Date of Award

Spring 1-1-2011

Document Type


Degree Name

Master of Arts (MA)


Religious Studies

First Advisor

Ira Chernus

Second Advisor

Greg Johnson

Third Advisor

Deborah Whitehead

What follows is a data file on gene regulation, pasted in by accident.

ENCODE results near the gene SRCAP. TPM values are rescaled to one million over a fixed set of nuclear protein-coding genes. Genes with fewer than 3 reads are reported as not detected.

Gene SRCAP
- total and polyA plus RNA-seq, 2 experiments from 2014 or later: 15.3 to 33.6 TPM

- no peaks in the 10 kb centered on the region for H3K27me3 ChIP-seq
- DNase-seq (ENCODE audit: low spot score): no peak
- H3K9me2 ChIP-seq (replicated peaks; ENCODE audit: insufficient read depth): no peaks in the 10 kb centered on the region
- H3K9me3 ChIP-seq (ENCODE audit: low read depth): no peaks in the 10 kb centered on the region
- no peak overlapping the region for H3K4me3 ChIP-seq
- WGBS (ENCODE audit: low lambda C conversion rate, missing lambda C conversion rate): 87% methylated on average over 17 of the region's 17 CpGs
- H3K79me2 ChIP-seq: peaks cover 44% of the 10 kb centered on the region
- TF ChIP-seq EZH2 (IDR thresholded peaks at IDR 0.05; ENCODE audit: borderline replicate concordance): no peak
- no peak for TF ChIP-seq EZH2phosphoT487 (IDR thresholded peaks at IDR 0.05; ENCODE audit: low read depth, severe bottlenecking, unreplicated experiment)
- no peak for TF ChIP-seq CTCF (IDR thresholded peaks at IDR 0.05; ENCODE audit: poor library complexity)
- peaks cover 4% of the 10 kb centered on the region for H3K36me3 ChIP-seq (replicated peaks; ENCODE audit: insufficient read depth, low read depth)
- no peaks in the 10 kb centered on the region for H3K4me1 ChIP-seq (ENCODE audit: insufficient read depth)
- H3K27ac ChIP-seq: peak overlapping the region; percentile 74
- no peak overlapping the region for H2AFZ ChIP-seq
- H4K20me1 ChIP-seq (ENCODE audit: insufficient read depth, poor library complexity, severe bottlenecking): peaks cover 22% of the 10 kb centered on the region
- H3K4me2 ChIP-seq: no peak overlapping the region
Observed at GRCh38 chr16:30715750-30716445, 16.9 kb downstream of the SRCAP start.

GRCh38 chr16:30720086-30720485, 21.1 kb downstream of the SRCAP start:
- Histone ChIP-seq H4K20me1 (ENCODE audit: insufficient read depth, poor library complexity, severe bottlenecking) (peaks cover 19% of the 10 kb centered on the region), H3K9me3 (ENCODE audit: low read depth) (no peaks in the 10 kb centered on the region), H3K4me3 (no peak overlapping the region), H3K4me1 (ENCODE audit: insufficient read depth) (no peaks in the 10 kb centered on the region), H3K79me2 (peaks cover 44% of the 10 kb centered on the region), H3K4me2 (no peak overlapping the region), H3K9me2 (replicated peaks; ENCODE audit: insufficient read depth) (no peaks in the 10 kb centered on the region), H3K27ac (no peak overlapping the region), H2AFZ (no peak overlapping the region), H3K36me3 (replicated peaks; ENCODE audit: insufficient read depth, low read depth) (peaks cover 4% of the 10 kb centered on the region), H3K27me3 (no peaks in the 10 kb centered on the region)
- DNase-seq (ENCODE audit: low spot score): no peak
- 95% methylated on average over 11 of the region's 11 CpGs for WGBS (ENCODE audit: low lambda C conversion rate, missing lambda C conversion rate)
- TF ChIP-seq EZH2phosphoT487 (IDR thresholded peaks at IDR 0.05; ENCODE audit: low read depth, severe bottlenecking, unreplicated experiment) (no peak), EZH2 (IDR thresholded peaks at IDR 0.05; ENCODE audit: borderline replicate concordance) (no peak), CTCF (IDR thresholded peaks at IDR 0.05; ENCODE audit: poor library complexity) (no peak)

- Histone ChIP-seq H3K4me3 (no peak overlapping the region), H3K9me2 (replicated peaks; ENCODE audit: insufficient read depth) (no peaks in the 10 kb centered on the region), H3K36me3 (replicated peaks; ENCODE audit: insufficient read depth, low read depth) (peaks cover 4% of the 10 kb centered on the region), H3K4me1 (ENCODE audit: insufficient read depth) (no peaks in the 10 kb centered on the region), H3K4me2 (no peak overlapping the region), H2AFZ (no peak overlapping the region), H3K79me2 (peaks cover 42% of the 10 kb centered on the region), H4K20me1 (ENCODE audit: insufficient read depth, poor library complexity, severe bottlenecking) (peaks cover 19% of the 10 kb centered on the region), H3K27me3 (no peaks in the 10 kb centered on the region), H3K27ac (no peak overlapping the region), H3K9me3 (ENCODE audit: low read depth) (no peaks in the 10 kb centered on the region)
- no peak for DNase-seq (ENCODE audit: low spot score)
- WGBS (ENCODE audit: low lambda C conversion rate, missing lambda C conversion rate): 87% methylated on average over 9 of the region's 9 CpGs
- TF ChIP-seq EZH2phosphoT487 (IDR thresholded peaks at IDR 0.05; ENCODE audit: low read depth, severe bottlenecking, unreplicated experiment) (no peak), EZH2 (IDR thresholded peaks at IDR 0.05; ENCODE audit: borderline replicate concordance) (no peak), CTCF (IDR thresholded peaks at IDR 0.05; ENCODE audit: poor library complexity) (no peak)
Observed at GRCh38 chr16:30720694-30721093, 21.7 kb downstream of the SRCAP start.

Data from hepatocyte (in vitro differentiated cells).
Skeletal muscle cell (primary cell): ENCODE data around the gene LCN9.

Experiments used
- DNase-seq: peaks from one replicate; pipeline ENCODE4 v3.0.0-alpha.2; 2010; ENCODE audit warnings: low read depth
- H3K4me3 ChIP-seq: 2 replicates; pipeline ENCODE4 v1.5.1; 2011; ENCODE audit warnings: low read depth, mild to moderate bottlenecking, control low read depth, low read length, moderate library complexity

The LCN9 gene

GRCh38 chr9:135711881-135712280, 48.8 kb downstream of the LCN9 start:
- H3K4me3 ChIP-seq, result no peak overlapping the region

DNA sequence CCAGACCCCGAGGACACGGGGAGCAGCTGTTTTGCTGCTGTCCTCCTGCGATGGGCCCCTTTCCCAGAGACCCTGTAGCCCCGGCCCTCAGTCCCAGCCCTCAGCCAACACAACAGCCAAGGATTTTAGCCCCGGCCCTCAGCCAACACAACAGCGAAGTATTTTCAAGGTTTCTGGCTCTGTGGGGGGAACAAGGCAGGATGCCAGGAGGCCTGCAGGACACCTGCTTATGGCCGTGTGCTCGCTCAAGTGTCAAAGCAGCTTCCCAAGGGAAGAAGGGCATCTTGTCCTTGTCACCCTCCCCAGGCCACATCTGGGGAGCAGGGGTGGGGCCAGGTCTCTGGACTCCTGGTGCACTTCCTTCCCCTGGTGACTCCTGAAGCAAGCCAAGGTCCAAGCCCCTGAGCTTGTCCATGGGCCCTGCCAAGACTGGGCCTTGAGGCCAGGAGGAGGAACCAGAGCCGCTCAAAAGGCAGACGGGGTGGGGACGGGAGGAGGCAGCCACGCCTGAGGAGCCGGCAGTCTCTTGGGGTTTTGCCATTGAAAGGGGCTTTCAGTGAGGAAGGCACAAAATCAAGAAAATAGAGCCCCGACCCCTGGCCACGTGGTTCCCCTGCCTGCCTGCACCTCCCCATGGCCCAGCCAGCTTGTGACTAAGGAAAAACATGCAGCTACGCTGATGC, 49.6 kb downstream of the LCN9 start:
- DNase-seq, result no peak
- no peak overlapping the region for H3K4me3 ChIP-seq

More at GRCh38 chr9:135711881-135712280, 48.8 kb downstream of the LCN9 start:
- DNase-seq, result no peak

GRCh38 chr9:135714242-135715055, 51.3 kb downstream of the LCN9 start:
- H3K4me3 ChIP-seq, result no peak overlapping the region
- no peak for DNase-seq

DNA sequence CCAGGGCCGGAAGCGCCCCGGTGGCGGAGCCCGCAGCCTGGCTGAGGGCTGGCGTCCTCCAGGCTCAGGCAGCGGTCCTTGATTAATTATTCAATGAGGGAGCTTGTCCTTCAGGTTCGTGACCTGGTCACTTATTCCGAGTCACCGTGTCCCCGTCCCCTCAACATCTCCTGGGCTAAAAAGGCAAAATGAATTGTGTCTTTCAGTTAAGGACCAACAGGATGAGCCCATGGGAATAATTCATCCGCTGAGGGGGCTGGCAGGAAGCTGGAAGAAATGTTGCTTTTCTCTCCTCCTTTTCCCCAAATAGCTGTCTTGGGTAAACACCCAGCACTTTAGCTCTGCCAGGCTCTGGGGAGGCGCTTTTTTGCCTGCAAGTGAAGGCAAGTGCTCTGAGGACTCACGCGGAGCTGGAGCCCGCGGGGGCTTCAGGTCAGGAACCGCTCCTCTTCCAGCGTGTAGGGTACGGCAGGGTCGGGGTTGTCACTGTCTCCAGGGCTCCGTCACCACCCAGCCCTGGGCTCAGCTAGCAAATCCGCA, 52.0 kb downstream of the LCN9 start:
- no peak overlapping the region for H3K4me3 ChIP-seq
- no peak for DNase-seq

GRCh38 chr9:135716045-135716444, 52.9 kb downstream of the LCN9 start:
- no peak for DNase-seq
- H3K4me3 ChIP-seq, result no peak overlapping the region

In August 2011, after more than two decades of planning, fund-raising and construction, the Martin Luther King Jr. National Memorial— a four-acre tract south of the Mall featuring a granite statue of King — has opened to the public. King is officially enshrined in granite in the National Mall. A black preacher became a monument, a monument represents America. King is the prophet of American Civil Religion. This paper examines Martin Luther King, Jr. as the prophet of America and in the context of American Civil Religion. To begin, I will explore the concepts and definitions of the prophet, the civil religion, and the American Creed by analyzing Max Weber, Robert Bellah, Martin Marty, and Richard Hughes’s works. King’s thoughts, words and acts in the light of prophetic traditions and the Civil Religion will be further discussed. The concept of the Beloved Community will be the main clue in order to interpret King’s commitment to his social actions. King’s outlook on American Civil Religion will be sketched by analyzing the center concept of Civil Rights Movement, Anti-Vietnam War Campaign, as well as Poor People Campaign. Lastly, I will explore how King is recognized in the United States today by examining the establishment of King National Memorial in Washington D.C. and the speech of the president delivered at the dedication ceremony. Further, the link between King’s idea/actions and the Occupy movement in 2011, which is referred even by the president, will be discussed.